Mindfulness for health and wellbeing

  • What to expect from counselling

    You might be feeling anxious about your first session. Making the decision to get help and address the issues you are facing is an important first step and should be commended. Knowing what to expect from our counselling sessions should help you feel more prepared and less nervous about your first appointment.

    In your first session, I will ask you some questions in order to gain an understanding of what's worrying you and the way your thought processes work. All of the information obtained here will be used to help you in future sessions. Types of questions include:

    Why are you seeking counselling? - what it is that has brought you here. This is your opportunity to discuss exactly why you are here and what you hope to gain from counselling.

    What is your current situation and personal history? - It is important to let your counsellor know your current situation, this includes any day-to-day issues you are facing and even your work and home life. Discussing your personal history will give your counsellor a chance to understand more about you as a person and why these issues may have occurred.

    What symptoms are you experiencing? - Whether these are physical or psychological, it is important to discuss any symptoms with your counsellor.

    My aim is to build a trusting relationship with you so that you feel safe and confident discussing your worries.

    I will establish some clear boundaries when we begin our sessions that cover the following:

    • dates and times of the counselling sessions
    • confidentiality agreement
    • clarification of the professional nature of the counsellor/client relationship
    • how and when I can be contacted outside of sessions
  • What do the different styles/types of counselling mean?

    When it comes to counselling there are a range of different approaches or therapies that can be used. The type of therapy I use are explained below and will be dependent on the issues you are facing and what type of person/couple you are. I usually won't decide on a therapy type until I have found out more about you, the problems you face and the way you think.

    Psychodynamic therapy

    The psychodynamic approach is guided by the core principle that the unconscious mind harbours deep-rooted feelings and memories that can affect our behaviour.

    Psychodynamic therapists will work according to this, in context-specific ways, catering their techniques and therapy style to the client. They maintain an equal relationship with the client, adopting the attitude of unconditional acceptance and aiming to develop a trusting relationship. This encourages them to open up and explore any unresolved issues and conflict hidden in their unconscious that may be affecting their mood and behaviour.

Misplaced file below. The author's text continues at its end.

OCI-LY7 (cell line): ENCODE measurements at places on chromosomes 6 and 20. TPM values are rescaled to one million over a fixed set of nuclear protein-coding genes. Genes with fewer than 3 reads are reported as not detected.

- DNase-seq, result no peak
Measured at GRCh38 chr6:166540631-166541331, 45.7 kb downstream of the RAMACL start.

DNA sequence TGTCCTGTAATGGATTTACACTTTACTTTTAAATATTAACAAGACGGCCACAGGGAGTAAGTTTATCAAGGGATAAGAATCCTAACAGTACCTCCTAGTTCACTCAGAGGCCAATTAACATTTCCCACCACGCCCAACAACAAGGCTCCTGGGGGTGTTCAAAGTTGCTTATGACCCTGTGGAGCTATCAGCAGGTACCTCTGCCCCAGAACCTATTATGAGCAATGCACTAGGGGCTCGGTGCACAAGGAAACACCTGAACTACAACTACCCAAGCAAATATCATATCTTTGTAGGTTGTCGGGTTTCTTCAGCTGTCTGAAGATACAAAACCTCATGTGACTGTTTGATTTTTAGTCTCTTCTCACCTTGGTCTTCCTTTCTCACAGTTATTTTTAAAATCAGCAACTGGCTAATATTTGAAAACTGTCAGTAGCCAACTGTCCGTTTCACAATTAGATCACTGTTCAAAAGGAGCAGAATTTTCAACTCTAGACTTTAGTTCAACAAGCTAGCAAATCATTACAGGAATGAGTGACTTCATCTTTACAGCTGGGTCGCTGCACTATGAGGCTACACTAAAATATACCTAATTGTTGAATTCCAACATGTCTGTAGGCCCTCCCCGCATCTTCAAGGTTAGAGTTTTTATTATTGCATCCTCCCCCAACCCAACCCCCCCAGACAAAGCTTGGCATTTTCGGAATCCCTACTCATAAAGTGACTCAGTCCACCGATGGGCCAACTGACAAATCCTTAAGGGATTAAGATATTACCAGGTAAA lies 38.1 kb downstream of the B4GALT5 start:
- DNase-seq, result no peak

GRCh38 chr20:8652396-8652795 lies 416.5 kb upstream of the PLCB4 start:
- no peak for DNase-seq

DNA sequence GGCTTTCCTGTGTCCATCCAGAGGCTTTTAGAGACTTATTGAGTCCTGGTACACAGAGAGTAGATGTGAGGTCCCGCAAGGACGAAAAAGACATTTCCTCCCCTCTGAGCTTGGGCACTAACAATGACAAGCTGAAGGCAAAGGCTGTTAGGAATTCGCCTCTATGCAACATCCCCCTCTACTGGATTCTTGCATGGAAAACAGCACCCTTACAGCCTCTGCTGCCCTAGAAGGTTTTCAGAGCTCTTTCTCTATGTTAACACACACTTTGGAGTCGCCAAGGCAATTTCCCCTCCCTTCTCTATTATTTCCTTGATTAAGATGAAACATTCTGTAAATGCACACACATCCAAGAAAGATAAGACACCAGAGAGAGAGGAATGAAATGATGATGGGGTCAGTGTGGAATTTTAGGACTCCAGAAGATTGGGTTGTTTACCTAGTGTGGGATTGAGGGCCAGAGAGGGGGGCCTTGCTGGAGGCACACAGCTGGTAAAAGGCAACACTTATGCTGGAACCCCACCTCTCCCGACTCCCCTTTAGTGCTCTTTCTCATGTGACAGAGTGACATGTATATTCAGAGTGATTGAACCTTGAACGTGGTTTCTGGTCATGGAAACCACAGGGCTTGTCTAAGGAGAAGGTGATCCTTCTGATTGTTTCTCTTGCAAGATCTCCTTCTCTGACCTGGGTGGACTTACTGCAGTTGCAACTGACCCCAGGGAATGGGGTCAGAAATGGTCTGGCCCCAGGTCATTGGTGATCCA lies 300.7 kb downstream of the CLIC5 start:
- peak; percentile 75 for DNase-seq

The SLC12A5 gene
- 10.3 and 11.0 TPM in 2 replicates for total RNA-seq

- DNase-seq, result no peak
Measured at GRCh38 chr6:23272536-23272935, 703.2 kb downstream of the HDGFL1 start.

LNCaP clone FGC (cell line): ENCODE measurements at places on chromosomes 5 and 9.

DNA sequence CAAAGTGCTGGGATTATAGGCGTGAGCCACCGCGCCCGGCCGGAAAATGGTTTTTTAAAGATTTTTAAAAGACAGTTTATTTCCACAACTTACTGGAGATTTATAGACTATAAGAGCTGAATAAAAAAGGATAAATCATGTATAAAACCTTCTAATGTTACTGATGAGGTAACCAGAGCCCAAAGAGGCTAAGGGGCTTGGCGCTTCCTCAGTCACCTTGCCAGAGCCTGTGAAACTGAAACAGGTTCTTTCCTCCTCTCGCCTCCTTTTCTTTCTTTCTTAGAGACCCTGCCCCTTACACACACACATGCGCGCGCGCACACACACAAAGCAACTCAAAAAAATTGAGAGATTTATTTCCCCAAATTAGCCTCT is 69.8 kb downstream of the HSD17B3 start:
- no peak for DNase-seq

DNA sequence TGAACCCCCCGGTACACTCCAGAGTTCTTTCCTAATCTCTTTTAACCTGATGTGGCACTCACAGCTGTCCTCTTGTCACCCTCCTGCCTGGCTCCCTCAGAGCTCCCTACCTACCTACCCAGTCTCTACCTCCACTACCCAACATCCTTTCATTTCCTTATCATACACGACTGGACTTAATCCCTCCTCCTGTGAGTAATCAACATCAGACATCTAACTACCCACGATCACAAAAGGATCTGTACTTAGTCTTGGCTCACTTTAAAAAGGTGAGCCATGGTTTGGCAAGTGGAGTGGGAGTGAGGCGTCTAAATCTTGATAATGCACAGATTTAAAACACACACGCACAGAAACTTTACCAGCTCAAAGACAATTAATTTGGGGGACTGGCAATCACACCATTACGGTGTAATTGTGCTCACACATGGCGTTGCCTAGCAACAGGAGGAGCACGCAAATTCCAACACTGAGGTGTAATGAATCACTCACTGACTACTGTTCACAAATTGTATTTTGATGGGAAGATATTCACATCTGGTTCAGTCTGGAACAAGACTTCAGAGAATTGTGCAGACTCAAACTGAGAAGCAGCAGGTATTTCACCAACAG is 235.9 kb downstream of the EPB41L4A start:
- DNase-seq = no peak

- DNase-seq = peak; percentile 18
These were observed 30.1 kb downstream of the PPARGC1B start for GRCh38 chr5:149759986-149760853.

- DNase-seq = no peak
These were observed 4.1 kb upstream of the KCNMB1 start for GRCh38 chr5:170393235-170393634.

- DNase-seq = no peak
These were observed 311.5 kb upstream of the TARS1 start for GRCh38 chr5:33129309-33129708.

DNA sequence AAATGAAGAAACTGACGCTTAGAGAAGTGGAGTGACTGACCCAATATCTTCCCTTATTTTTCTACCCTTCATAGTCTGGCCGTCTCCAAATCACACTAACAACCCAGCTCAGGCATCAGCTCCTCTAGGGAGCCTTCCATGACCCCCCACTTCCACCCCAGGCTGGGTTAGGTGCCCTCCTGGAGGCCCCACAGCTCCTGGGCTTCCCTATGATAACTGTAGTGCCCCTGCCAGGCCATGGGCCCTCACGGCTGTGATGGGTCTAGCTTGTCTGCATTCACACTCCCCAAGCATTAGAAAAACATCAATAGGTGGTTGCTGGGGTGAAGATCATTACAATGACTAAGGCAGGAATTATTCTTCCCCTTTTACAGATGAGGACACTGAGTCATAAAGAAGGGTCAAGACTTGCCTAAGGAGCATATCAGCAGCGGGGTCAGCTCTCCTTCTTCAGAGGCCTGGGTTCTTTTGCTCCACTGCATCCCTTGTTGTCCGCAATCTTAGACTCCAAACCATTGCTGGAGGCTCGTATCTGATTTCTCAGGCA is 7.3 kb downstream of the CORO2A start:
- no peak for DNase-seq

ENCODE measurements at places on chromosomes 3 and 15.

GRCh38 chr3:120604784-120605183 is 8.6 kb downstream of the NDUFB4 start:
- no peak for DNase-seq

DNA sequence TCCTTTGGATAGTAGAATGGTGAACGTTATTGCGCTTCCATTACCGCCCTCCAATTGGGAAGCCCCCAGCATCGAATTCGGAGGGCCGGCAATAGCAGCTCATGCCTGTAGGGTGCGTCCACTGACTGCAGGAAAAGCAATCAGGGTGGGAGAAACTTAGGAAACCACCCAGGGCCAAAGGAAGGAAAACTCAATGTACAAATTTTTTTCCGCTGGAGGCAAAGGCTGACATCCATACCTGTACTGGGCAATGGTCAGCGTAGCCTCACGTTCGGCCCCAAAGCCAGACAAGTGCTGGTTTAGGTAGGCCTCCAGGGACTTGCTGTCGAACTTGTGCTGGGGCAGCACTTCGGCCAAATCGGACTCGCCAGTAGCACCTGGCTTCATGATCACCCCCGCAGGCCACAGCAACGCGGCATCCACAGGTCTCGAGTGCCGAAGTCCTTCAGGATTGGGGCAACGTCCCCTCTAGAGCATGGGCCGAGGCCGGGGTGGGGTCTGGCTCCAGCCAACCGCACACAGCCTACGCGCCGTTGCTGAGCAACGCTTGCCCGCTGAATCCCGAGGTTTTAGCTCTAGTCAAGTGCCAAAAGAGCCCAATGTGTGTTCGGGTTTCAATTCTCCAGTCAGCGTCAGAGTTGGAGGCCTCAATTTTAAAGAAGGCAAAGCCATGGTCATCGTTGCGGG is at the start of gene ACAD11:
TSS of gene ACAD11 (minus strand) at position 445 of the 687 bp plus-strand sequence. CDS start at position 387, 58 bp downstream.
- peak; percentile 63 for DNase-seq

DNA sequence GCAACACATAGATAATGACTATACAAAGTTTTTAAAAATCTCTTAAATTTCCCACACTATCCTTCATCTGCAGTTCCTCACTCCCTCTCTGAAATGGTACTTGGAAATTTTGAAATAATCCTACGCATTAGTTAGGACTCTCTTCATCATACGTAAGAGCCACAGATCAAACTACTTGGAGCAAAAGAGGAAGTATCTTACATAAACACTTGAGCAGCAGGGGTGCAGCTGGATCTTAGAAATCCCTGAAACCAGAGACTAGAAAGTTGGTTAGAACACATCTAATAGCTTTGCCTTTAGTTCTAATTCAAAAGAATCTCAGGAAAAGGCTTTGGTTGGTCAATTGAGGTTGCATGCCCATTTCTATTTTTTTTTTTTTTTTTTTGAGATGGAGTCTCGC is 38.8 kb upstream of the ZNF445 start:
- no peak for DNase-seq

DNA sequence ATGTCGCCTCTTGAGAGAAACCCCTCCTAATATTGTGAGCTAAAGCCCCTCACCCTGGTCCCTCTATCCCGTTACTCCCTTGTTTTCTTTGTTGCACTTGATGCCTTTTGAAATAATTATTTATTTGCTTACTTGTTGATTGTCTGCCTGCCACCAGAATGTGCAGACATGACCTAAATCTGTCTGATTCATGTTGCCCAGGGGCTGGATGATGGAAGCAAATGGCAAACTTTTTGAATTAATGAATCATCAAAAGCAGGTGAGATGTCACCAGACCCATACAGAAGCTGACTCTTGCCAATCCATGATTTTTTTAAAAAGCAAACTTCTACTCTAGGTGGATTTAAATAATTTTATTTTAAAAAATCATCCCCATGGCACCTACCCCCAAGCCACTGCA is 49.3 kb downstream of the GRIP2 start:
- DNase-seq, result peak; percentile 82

While it shares the same core principles of psychoanalysis, psychodynamic therapy is typically far less intensive - focusing primarily on immediate problems and attempting to find a quicker solution. Both approaches, however, are said to help people with a range of psychological disorders to make significant changes to how they make decisions and interact with others.

    For further information on Psychodynamic counselling, please click here.

    Systemic (family) therapy

    Family therapy (also referred to as systemic therapy) looks to help members of a family/relationship understand each other better, change negative behaviours and resolve conflicts. It is appropriate for all ages and can even be useful for individuals. We’re all unique, we have different perspectives and experience life events a little differently. When you throw family dynamics into this mix, it’s perhaps unsurprising that relationships can become fraught.

    For further information on Systemic counselling, please click here.


    Mindfulness is a specific way of paying attention to what is happening in our lives in the present moment, as it truly is. Of course, it won't eliminate life's pressures - but with practice it can help us take notice of (and hopefully stop) negative, habitual reactions to everyday stress. Mindfulness aims to reconnect us with ourselves to alleviate stress. It also helps us to feel more attuned with our emotions and generally more aware of ourselves both mentally and physically.

    For further information on Systemic counselling, please click here.

    Mentalization based therapy

    Mentalization therapy helps couples experiencing relationship difficulties and high levels of inter-parental conflict. Mentalization helps couples/parents gain more 'perspective' in order that they can start to put the needs of their children first. Qualified therapists use this approach to help couples who often feel so caught up in the difficulties and emotional turmoil of their relationship that they struggle to be able to think about how their partner, or their children, are feeling.

    For further information on Mentalization based therapy, please click here.

    Couple Therapy for Depression

    This therapy aims to reduce damaging interactions between couples,

    • builds emotional openness and closeness,
    • improves communication and behaviour,
    • changes unhelpful cognitions and perceptions, and
    • helps the couple cope with the ordinary and not-so-ordinary stresses that arise in the course of everyday relating.

    For further information on Mentalization based therapy, please clickhere.